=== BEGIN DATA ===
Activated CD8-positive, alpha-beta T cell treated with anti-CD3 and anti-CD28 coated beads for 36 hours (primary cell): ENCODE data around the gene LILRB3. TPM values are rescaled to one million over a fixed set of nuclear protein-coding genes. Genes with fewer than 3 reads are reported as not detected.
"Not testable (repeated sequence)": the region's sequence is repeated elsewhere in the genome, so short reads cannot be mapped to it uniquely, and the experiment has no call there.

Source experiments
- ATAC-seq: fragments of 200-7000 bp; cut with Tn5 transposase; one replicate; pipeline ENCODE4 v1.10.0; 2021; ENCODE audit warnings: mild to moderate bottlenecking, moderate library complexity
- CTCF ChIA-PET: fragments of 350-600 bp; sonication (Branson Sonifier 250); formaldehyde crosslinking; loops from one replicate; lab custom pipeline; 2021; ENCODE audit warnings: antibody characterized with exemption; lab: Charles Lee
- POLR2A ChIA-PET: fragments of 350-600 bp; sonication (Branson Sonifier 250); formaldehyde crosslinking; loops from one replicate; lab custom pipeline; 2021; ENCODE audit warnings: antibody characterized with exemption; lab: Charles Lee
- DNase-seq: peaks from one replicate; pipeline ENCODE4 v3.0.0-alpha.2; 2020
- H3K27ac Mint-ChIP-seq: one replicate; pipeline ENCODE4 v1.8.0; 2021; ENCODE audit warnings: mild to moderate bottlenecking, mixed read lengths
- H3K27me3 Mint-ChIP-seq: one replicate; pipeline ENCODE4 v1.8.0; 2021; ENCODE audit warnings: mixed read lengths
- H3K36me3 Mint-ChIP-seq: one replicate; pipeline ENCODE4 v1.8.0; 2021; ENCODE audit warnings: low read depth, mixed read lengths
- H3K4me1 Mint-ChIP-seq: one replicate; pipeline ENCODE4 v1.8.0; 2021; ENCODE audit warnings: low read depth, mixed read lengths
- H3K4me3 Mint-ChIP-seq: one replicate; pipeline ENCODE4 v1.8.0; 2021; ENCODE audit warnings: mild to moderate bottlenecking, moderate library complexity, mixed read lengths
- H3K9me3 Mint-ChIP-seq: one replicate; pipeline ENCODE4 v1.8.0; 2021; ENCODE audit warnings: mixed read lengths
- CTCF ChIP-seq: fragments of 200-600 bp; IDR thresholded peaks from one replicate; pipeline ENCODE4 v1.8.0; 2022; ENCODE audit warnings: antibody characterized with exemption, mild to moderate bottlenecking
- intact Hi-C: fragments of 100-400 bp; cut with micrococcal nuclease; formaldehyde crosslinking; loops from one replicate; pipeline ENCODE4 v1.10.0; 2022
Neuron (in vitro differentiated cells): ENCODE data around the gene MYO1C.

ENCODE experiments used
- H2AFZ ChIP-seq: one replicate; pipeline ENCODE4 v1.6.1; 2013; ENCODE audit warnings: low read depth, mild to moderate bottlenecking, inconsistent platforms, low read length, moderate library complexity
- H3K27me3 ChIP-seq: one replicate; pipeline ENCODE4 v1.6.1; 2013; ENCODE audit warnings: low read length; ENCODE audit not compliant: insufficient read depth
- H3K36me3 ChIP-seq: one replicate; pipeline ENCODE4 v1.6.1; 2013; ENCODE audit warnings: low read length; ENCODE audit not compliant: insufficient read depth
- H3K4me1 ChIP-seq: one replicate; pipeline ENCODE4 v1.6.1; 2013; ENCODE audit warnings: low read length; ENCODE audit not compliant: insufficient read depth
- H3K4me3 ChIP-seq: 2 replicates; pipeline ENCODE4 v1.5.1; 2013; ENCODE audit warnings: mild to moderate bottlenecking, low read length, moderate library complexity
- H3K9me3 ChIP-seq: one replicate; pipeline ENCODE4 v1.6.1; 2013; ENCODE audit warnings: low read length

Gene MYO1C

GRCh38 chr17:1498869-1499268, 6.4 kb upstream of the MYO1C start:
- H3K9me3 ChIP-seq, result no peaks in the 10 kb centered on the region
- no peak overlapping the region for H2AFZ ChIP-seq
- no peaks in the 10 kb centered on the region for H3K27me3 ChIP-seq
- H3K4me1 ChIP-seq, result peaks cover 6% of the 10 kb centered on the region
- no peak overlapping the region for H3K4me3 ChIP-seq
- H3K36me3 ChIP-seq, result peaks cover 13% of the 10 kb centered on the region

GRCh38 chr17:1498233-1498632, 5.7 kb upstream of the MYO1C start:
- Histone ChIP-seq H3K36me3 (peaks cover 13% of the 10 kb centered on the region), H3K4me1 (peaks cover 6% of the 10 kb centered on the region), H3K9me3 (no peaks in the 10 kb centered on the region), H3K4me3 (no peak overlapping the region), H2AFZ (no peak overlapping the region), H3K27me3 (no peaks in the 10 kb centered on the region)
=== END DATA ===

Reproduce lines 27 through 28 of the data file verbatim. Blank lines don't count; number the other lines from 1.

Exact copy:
- no peak overlapping the region for H2AFZ ChIP-seq
- no peaks in the 10 kb centered on the region for H3K27me3 ChIP-seq